A longitudinal, descriptive study of burn patients' perceptions of quality of life and community integration in the first 18-months post-burn unit discharge




McFall, David C.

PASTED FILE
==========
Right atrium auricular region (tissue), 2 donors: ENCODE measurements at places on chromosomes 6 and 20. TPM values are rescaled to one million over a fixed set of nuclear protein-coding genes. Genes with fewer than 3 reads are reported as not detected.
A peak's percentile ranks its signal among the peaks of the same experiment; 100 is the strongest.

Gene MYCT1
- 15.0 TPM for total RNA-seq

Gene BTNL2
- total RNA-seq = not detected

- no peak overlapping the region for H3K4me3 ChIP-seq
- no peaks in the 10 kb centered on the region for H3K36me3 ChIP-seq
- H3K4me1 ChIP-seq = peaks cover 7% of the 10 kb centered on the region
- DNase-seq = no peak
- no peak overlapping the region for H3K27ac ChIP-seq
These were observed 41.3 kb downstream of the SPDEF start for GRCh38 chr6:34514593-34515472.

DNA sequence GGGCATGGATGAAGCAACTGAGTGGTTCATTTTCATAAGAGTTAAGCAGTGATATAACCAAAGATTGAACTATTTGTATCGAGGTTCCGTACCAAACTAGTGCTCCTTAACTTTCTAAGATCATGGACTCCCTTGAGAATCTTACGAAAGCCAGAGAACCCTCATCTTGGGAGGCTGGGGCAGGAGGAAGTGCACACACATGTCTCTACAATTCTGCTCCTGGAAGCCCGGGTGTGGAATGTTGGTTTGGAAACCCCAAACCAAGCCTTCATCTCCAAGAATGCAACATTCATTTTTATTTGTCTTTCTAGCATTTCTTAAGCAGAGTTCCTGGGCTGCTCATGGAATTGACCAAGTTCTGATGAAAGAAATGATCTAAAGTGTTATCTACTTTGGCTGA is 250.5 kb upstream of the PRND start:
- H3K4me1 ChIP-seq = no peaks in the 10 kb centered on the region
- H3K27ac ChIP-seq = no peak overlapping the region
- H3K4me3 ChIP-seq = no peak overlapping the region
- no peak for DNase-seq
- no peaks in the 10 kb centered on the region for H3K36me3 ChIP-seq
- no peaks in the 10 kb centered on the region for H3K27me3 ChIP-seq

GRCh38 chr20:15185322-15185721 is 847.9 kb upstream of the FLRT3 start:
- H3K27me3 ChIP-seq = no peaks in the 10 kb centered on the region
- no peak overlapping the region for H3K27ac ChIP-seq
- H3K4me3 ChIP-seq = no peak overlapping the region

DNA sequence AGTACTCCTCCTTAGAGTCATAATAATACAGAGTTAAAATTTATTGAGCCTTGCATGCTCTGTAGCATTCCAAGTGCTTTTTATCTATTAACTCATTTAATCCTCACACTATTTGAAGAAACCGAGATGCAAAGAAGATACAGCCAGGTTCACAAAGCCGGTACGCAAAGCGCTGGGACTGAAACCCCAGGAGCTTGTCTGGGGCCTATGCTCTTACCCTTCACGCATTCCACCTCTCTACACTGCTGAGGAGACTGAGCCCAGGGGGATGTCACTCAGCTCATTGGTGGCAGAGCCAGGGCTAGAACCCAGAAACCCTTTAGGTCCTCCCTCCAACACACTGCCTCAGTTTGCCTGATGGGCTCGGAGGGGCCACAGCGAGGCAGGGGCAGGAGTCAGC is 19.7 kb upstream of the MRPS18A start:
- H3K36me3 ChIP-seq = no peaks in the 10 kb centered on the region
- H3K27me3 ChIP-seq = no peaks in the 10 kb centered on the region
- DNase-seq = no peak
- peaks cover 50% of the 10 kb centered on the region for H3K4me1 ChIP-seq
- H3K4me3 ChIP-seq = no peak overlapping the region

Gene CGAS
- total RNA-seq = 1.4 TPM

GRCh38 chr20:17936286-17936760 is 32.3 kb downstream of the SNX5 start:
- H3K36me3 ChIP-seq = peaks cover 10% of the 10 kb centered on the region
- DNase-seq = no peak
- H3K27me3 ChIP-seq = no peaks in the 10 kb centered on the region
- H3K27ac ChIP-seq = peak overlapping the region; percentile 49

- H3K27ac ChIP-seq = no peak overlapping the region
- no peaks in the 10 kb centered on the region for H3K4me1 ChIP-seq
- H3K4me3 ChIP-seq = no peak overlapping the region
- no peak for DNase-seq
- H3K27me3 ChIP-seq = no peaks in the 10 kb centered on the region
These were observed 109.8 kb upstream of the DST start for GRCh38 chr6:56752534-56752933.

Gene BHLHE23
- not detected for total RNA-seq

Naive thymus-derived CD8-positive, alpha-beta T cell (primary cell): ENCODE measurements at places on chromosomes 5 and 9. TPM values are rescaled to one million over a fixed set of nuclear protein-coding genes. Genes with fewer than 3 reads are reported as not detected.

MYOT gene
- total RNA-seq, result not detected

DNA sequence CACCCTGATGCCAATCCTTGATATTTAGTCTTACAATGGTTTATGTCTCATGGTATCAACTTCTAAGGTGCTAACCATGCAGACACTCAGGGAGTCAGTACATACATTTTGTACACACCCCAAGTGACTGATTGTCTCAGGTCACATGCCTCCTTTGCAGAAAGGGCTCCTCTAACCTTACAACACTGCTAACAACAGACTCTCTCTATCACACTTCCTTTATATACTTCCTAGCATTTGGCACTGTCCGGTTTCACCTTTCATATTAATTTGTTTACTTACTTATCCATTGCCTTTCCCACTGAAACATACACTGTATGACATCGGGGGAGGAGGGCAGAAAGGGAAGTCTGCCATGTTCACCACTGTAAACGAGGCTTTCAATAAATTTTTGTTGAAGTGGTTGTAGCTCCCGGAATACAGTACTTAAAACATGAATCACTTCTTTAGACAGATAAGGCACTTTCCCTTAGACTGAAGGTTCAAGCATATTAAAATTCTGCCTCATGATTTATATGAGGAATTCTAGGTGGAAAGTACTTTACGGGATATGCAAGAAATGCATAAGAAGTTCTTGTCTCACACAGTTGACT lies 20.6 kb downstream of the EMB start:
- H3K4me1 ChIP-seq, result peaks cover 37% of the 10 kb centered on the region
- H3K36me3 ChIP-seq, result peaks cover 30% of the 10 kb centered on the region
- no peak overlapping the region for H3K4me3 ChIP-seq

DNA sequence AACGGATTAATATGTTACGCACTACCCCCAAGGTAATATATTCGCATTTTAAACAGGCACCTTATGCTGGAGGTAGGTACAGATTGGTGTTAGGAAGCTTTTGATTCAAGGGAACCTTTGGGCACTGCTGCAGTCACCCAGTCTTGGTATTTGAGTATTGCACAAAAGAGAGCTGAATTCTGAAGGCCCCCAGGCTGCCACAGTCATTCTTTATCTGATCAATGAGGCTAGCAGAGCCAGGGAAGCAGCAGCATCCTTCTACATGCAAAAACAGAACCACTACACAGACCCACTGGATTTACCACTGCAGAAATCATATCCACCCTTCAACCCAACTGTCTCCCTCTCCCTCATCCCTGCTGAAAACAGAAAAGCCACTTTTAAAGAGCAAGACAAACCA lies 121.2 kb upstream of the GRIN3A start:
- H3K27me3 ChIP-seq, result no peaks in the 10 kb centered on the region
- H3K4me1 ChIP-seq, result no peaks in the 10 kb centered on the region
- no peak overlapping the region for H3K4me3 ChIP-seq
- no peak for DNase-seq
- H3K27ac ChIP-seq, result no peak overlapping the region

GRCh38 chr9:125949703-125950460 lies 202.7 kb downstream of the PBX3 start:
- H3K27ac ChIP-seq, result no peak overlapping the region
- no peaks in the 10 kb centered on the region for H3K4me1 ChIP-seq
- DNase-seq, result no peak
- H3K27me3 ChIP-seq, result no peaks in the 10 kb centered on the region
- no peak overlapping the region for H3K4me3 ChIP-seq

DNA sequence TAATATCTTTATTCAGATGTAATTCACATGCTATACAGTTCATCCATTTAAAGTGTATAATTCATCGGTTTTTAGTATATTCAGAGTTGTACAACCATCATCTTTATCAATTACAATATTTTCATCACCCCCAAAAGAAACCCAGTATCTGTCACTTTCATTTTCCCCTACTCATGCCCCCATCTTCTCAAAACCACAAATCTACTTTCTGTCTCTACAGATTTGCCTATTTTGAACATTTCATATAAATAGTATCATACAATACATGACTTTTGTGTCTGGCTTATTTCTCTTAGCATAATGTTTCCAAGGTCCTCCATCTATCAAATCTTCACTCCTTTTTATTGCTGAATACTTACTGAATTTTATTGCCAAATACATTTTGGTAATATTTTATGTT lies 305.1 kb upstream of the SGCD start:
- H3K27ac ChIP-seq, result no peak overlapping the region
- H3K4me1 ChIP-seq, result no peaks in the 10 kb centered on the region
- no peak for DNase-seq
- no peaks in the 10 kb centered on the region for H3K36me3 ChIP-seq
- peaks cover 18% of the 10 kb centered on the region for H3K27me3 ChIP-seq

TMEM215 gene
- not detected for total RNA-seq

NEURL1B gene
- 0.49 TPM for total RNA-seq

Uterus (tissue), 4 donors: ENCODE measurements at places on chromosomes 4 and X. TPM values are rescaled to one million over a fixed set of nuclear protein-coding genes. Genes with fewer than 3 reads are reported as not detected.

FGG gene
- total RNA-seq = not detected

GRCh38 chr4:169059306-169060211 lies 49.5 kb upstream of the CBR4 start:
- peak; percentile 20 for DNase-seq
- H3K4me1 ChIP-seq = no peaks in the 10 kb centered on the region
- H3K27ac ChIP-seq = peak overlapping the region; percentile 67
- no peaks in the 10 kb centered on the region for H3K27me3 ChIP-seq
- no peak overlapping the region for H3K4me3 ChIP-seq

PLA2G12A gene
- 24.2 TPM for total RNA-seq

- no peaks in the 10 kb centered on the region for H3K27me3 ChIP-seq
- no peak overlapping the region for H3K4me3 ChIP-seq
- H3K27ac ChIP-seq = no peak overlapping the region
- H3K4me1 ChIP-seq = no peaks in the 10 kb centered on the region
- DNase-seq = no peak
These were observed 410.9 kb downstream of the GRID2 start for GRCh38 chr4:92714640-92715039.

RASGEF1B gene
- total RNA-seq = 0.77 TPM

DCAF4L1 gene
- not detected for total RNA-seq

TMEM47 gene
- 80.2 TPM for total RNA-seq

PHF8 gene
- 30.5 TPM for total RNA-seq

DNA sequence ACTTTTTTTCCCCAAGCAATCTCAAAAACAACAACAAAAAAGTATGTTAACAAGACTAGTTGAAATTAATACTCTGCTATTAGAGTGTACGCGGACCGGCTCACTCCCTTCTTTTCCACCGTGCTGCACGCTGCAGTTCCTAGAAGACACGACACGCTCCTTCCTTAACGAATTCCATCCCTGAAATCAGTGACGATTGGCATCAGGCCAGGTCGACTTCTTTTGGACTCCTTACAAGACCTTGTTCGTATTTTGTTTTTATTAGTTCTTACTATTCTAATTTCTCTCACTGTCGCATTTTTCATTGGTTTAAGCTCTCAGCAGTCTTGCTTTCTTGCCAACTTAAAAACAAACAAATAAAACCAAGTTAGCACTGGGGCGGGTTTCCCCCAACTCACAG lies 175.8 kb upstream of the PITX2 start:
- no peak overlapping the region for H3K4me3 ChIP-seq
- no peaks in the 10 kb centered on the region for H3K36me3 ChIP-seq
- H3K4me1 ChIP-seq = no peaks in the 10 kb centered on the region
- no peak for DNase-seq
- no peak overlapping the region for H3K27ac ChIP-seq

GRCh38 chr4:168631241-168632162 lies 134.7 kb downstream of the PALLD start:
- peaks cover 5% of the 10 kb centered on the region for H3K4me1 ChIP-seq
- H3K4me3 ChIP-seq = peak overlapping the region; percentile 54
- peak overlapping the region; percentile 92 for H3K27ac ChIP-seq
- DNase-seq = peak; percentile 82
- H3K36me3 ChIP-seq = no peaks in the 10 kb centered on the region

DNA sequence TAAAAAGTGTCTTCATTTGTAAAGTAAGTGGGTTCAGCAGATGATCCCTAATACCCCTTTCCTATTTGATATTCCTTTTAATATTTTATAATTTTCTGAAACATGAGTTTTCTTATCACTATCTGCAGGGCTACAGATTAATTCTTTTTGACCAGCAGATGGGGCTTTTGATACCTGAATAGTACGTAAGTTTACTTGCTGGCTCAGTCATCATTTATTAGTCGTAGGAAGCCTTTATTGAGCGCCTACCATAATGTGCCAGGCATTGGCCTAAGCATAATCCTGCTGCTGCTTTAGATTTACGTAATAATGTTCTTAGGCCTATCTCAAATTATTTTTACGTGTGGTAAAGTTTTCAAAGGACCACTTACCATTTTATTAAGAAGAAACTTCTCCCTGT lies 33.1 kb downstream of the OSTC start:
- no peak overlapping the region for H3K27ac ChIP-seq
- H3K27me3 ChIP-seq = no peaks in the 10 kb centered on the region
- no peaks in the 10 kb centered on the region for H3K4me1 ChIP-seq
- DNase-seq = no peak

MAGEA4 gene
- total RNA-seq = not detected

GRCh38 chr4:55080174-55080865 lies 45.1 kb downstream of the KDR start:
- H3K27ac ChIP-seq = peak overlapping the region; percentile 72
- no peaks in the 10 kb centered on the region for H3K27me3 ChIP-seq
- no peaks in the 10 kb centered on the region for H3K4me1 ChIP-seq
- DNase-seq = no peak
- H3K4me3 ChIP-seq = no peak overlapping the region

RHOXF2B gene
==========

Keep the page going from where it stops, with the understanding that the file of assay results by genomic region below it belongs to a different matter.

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The evaluation of quality of life (QOL) and community integration are important outcome measures following burn injury. However, little is known about the long-term effects of physical and psychological factors on QOL outcomes in military and civilian burn survivors treated in a military burn center. Furthermore, the reports of long-term community integration outcomes in burn survivors is sparse. The purpose of the descriptive, longitudinal study was to examine the changes in perceptions of QOL and community integration among and between military service members and civilian burn survivors in the first 18-months following discharge to better understand adaptation in the two groups. Initially, the civilian burn survivors reported worse perceptions of QOL compared to the military participants. However, by 12-months post-discharge, the civilians’ SF-36 PCS scores were higher than the PCS scores reported by the military burn survivors. Furthermore, time was a statistically significant predictor of physical QOL outcomes. The military service members’ highest SF-36 MCS score was at three-months post-discharge and by 18-months, their perceptions of mental QOL outcomes were slightly worse than at discharge. At 12-months post-discharge, civilian participants’ perceptions of mental QOL were better that the military service members. However, the findings from this study do not offer support that time, group status, age, marital status, burn severity, and length of stay were predictive of mental QOL outcomes in burn survivors using the SF-36. Although the military participants reported higher scores at all time-points, the highest total CIQ scores for both groups were at discharge. The lowest total CIQ scores were at six-months while 18-month scores were only slightly lower than at discharge. Moreover, time group status, age, and marital status were statistically significant predictors of community integration however, the amount of variance accounted for by these variables was not statistically significant.



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